Vote (for us) or die

Scare tactics are poisoning political discourse in media.

With polls showing Democrats poised to gain the majority in at least one and possibly both houses of Congress this November, desperation is in the air for the Republicans and desecration is on the airwaves. In lieu of capturing Osama bin Laden, the Republican National Committee has found a new use for him: campaigning. In an advertisement called “The Stakes,” which began running on cable stations Sunday, images of bin Laden and Ayman al-Zawahiri, and threats they have made over the last five years are shown with the sound of a ticking bomb played through the ad. It ends saying, “These are the stakes. Vote Nov. 7.”

The purpose is to tell voters that if you don’t vote for our party, the terrorists will attack! Not only is this a ham-handed mockery of the reason and common sense we deserve in our discourse; it probably won’t even work. Scare rhetoric has been used so endlessly over the last few years that it barely seems to faze us anymore. It was used to drum up support for the invasion of Iraq, the Constitution-shredding of the Patriot Act and most recently, the detainee bill that allows torture. Even the Department of Homeland Security’s color-coded alert system is more like a Lite-Brite of fear, serving little practical purpose other than scaring the populace.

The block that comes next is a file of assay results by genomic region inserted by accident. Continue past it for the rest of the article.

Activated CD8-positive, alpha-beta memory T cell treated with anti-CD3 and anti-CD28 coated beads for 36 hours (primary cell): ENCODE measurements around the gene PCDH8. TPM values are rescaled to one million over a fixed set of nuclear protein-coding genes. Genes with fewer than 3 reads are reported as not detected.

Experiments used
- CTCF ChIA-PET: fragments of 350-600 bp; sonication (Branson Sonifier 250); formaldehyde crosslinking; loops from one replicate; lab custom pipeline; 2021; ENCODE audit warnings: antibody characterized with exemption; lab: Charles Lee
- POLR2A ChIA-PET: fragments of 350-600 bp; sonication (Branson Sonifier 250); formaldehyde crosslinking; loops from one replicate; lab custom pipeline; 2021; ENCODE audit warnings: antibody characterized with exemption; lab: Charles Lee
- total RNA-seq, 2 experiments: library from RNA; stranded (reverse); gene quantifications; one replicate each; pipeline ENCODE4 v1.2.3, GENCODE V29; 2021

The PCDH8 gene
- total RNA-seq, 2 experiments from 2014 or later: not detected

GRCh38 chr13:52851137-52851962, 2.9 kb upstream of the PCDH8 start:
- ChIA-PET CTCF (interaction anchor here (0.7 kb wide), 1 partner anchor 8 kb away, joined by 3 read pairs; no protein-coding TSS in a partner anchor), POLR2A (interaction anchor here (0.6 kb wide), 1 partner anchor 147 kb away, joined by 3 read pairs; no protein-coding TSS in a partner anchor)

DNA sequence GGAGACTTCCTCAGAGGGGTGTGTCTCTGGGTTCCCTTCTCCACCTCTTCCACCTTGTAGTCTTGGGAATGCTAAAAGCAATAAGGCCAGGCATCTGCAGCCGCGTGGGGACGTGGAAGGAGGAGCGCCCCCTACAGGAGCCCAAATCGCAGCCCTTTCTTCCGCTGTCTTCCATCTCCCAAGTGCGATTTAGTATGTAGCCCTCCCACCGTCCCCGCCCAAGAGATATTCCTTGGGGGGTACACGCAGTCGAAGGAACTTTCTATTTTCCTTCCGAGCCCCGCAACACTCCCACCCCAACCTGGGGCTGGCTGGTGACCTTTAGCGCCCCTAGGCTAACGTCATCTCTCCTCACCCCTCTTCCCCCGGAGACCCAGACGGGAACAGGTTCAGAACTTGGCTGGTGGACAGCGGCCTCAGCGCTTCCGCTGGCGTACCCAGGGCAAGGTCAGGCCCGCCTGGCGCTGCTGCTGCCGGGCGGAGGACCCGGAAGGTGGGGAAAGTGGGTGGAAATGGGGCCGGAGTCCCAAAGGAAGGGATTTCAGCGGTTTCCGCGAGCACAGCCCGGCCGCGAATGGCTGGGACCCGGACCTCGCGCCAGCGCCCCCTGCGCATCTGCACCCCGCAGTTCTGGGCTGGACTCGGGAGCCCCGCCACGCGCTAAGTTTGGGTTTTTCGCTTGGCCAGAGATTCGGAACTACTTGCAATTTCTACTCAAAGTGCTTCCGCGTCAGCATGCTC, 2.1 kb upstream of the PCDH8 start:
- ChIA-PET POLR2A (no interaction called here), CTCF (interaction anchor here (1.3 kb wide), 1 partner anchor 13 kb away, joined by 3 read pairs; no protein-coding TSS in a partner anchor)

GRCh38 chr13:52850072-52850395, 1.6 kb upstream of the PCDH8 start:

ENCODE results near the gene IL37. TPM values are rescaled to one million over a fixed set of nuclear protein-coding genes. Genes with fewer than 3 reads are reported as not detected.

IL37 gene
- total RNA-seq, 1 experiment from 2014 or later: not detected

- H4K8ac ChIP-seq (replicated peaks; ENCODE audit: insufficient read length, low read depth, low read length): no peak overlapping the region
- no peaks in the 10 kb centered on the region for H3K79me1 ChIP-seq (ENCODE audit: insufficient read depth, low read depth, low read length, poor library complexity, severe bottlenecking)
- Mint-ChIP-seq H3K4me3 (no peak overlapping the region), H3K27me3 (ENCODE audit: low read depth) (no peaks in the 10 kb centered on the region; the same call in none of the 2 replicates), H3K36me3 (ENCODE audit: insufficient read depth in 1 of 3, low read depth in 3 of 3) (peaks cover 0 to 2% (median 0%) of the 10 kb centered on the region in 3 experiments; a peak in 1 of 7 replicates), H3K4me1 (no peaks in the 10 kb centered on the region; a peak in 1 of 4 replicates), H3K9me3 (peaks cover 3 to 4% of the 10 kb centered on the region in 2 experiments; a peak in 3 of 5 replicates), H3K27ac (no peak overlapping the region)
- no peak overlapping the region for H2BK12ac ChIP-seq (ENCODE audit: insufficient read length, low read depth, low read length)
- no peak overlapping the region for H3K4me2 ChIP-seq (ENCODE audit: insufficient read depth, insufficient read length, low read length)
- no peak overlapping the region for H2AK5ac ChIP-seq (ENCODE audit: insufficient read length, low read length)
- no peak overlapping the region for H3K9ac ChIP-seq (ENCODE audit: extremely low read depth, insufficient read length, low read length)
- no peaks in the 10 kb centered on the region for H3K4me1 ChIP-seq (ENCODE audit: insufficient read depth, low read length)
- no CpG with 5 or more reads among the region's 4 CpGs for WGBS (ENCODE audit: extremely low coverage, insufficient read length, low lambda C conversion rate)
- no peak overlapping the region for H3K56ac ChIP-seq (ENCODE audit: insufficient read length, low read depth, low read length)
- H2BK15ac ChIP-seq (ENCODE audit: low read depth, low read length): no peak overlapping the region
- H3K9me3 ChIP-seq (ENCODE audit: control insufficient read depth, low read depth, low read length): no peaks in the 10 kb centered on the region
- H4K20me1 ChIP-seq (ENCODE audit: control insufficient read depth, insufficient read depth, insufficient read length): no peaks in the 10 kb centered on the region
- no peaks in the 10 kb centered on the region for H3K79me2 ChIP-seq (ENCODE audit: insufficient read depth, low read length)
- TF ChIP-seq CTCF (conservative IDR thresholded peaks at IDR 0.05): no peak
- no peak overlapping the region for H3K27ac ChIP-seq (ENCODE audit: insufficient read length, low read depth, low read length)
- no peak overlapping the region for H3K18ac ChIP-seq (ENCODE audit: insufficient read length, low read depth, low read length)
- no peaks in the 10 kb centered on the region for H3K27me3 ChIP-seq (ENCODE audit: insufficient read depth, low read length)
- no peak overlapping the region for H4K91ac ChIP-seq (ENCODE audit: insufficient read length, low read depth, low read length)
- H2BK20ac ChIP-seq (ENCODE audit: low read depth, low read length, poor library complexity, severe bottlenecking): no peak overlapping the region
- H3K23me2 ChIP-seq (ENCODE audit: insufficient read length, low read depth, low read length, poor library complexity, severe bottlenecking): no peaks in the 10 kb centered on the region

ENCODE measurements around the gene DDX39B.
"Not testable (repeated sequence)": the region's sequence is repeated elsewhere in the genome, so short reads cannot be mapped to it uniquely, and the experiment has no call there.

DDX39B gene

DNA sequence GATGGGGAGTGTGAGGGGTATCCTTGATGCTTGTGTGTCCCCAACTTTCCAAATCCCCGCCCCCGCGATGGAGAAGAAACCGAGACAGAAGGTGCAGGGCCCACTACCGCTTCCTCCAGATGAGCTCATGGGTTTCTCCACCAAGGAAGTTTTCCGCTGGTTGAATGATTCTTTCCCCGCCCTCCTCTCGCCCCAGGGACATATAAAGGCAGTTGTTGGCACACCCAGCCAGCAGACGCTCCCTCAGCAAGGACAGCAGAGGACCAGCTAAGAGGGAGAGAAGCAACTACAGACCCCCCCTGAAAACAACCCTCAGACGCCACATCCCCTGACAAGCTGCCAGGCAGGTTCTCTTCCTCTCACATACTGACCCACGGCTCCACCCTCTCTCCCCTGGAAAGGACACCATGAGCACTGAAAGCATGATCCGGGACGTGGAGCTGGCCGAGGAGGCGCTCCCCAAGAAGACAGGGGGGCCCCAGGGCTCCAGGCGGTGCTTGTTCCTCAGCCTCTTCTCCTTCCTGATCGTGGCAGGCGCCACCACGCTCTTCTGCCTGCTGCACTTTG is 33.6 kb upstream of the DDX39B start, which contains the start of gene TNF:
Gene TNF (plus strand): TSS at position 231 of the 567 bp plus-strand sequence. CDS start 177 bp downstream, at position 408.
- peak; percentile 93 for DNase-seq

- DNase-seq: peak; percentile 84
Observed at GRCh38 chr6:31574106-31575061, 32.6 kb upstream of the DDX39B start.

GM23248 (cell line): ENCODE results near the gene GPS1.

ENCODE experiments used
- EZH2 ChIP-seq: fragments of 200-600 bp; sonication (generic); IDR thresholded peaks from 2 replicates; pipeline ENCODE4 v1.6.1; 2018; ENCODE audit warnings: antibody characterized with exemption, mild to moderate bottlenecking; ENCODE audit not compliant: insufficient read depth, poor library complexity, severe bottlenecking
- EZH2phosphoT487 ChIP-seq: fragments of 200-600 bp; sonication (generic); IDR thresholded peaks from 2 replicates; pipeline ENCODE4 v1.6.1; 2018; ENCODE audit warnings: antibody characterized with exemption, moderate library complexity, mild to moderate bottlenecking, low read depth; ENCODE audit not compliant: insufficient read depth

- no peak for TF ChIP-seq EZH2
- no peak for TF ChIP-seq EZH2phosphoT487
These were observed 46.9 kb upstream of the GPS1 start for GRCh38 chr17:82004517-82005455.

Conspicuously absent from the advertisement are any reference to quantifiable threats like North Korea, which now possesses a nuclear bomb, or the National Intelligence Estimate that found the Iraq invasion worsened the terror threat. We know who shoulders the blame there.

These tactics aren’t new. More than 30 years after it was broadcast, most people can recognize Lyndon Johnson’s 1964 “Daisy” advertisement, in which a young girl plucking petals off a daisy hears a countdown to a nuclear blast. Johnson rode the advertisement’s message to the then-biggest trouncing in presidential history by successfully insinuating that a vote for Barry Goldwater was a vote for nuclear war. This advertisement, though, will only succeed in proving that politicians haven’t grown up a bit since then. The American people deserve better.